Controlling Python From Rust Code

PyOxidizer can be used to embed Python in a Rust application.

This page documents what that looks like from a Rust code perspective.

Interacting with the pyembed Crate

When writing Rust code to interact with a Python interpreter, your primary area of contact will be with the pyembed crate.

The pyembed crate is a standalone crate maintained as part of the PyOxidizer project. This crate provides the core run-time functionality for PyOxidizer, such as the implementation of PyOxidizer’s custom importer. It also exposes a high-level API for initializing a Python interpreter and running code in it.

See The pyembed Rust Crate for full documentation on the pyembed crate. Controlling Python from Rust Code in particular describes how to interface with the embedded Python interpreter.

The following documentation will be unique to PyOxidizer’s use of the pyembed crate.

Using the Default OxidizedPythonInterpreterConfig

When using a PyOxidizer-generated Rust project and that project is configured to use PyOxidizer to build (the default), that project/crate’s build script will call into PyOxidizer to emit various build artifacts. This will process the PyOxidizer configuration file and write some files somewhere.

One of the files generated is a Rust source file containing a fn default_python_config() -> pyembed::OxidizedPythonInterpreterConfig which emits a pyembed::OxidizedPythonInterpreterConfig using the configuration from the PyOxidizer configuration file. This configuration is based off the PythonInterpreterConfig defined in the PyOxidizer Starlark configuration file.

The crate’s build script will set the DEFAULT_PYTHON_CONFIG_RS environment variable to the path to this file, exposing it to Rust code.

This all means that to use the auto-generated pyembed::OxidizedPythonInterpreterConfig instance with your Rust application, you simply need to do something like the following:


fn create_interpreter() -> Result<pyembed::MainPythonInterpreter> {
    // Calls function from include!()'d file.
    let config: pyembed::OxidizedPythonInterpreterConfig = default_python_config();


Using a Custom OxidizedPythonInterpreterConfig

If you don’t want to use the default pyembed::OxidizedPythonInterpreterConfig instance, that’s fine too! However, this will be slightly more complicated.

First, if you use an explicit OxidizedPythonInterpreterConfig, the PythonInterpreterConfig Starlark type defined in your PyOxidizer configuration file doesn’t matter that much. The primary purpose of this Starlark type is to derive the default OxidizedPythonInterpreterConfig Rust struct. And if you are using your own custom OxidizedPythonInterpreterConfig instance, you can ignore most of the arguments when creating the PythonInterpreterConfig instance.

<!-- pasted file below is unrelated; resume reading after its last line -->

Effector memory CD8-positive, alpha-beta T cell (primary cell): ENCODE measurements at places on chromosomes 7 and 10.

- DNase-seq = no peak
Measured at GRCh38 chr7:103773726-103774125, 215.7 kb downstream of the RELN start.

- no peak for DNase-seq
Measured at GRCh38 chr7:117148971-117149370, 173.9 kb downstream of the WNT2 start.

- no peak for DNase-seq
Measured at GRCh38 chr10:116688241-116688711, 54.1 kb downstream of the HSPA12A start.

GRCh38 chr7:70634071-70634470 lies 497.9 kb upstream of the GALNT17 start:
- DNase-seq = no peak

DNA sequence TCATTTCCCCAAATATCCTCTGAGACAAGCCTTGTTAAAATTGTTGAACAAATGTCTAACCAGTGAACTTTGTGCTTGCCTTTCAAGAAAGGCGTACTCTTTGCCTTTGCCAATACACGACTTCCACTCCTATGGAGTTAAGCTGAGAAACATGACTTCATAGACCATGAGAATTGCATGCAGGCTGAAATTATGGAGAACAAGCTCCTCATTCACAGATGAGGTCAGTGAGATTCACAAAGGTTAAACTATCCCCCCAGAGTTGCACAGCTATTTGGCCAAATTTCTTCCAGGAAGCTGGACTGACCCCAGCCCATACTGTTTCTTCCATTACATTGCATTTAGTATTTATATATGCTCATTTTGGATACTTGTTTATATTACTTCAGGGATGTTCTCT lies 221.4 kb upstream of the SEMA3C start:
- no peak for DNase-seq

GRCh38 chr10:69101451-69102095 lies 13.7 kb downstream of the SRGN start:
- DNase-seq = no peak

An exception to this is the raw_allocator argument/field. If you are using a custom allocator (like jemalloc, mimalloc, or snmalloc), you will need to enable a Cargo feature when building the pyembed crate or else you will get a run-time error that the specified allocator is not available.

pyembed::OxidizedPythonInterpreterConfig::default() can be used to construct a new instance, pre-populated with default values for each field. The defaults should match what the PythonInterpreterConfig Starlark type would yield.

The main catch to constructing the instance manually is that the custom meta path importer won’t be able to service Python import requests unless you populate a few fields. In fact, if you just use the defaults, things will blow up pretty hard at run-time:

$ myapp
Fatal Python error: initfsencoding: Unable to get the locale encoding
ModuleNotFoundError: No module named 'encodings'

Current thread 0x00007fa0e2cbe9c0 (most recent call first):
Aborted (core dumped)

What’s happening here is that Python interpreter initialization hits a fatal error because it can’t import encodings (because it can’t locate the Python standard library) and Python’s C code is exiting the process. Rust doesn’t even get the chance to handle the error, which is why we’re seeing a segfault.

The reason we can’t import encodings is twofold:

  1. The default filesystem importer is disabled by default.

  2. No Python resources are being registered with the OxidizedPythonInterpreterConfig instance.

This error can be addressed by working around either.

To enable the default filesystem importer:

let mut config = pyembed::OxidizedPythonInterpreterConfig::default();
config.filesystem_importer = true;

As long as the default filesystem importer is enabled and sys.path can find the Python standard library, you should be able to start a Python interpreter.


The sys_paths field will expand the special token $ORIGIN to the directory of the running executable. So if the Python standard library is in e.g. the lib directory next to the executable, you can do something like config.sys_paths.push("$ORIGIN/lib").

If you want to use the custom PyOxidizer Importer to import Python resources, you will need to update a handful of fields:

let mut config = pyembed::OxidizedPythonInterpreterConfig::default();
config.packed_resources = ...;
config.oxidized_importer = true;

The packed_resources field defines a reference to packed resources data (a PackedResourcesSource enum. This is a custom serialization format for expressing resources to make available to a Python interpreter. See Python Packed Resources for more. The easiest way to obtain this data blob is by using PyOxidizer and consuming the packed-resources build artifact/file, likely though include_bytes!. OxidizedFinder Meta Path Finder can also be used to produce these data structures.

Finally, setting oxidized_importer = true is necessary to enable oxidized_importer.OxidizedFinder.